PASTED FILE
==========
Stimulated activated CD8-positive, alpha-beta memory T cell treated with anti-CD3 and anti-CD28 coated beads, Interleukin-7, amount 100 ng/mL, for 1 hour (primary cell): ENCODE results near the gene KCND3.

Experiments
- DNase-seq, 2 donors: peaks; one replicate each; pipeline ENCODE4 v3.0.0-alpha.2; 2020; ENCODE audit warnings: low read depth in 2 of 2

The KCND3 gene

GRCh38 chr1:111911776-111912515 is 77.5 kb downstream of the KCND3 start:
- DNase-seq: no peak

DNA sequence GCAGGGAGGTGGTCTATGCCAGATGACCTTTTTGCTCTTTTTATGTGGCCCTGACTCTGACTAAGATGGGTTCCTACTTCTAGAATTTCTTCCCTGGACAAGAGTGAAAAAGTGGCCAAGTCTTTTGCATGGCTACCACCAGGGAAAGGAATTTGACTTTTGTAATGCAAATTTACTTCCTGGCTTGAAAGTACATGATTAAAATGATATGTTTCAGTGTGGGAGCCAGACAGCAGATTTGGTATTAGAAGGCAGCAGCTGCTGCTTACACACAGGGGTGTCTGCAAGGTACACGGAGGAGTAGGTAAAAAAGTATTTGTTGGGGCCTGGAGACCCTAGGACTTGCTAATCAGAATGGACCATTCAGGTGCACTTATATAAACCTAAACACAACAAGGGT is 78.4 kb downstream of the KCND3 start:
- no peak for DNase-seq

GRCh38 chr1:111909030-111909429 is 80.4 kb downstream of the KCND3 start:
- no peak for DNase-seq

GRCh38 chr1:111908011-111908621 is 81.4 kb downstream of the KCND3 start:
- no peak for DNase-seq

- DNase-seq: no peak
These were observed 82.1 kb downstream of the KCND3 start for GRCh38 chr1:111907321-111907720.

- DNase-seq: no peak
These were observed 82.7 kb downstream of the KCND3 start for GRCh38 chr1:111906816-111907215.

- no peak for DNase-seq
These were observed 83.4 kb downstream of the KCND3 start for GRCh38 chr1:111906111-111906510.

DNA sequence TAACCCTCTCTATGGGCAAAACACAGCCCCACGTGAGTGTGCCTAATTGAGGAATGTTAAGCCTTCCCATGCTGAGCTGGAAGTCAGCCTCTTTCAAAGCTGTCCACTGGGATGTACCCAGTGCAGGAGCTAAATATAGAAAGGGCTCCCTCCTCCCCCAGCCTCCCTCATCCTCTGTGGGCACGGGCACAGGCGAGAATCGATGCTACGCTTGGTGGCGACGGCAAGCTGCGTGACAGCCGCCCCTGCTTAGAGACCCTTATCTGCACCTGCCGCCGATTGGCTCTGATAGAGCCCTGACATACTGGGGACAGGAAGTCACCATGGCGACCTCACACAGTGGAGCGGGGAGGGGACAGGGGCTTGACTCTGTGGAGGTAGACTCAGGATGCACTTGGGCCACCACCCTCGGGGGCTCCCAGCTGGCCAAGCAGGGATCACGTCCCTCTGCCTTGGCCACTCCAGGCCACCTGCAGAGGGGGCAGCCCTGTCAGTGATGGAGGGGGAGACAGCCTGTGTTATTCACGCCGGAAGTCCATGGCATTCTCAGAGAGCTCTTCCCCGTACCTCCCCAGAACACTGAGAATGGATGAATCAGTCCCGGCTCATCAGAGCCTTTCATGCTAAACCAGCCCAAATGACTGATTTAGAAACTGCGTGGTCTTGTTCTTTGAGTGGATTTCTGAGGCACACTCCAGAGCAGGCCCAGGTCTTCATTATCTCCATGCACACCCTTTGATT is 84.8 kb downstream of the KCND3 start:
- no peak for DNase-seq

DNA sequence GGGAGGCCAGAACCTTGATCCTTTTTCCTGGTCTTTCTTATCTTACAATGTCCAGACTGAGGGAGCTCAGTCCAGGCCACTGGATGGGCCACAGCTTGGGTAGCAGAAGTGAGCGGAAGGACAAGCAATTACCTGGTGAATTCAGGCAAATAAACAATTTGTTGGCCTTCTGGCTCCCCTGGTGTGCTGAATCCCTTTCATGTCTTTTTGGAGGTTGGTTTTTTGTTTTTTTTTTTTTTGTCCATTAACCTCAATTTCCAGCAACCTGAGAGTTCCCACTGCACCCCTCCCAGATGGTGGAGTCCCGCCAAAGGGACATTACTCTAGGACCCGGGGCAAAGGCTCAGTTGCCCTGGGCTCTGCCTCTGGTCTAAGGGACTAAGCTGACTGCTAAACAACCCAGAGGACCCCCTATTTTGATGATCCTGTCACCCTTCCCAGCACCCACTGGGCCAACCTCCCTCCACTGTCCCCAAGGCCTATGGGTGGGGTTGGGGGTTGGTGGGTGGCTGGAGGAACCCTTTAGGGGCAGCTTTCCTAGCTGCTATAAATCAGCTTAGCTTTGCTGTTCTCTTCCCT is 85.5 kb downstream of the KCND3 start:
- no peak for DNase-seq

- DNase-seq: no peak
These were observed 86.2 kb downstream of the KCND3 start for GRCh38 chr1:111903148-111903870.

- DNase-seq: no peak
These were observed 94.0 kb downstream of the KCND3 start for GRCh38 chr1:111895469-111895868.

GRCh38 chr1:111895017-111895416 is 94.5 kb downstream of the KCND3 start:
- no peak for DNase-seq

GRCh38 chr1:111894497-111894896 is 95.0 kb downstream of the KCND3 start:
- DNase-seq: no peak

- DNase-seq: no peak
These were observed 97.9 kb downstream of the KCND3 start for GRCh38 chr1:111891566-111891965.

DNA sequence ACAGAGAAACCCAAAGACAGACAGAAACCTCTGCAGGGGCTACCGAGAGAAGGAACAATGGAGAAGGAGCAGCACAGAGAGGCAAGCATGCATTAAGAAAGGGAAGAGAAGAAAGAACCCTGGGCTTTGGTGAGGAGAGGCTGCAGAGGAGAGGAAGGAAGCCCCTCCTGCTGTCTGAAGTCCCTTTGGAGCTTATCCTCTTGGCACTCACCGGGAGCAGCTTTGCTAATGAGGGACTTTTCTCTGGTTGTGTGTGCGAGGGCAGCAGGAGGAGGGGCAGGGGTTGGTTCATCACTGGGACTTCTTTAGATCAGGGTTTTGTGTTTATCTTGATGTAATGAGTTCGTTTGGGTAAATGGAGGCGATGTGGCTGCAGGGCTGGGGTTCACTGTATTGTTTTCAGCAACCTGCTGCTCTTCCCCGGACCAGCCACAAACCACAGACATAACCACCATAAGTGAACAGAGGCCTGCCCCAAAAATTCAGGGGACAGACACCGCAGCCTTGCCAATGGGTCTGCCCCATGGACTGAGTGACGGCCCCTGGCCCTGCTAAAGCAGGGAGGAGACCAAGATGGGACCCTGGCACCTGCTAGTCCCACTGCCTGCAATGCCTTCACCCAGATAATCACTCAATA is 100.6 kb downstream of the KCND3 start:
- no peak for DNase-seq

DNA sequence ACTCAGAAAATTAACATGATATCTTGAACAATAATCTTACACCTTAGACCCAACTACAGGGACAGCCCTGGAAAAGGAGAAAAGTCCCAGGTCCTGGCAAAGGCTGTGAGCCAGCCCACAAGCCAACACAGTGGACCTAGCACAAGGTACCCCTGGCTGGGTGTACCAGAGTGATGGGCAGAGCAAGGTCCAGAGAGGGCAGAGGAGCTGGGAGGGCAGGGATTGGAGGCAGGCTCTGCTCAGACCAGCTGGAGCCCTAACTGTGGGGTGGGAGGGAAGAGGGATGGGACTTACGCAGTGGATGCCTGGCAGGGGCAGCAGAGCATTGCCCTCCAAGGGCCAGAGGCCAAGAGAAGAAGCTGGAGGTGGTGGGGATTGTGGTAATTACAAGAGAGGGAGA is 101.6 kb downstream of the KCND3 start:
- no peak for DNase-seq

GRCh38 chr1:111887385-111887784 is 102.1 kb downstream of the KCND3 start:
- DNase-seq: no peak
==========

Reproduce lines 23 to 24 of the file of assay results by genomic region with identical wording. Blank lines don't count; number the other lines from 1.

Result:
- DNase-seq: no peak
These were observed 86.2 kb downstream of the KCND3 start for GRCh38 chr1:111903148-111903870.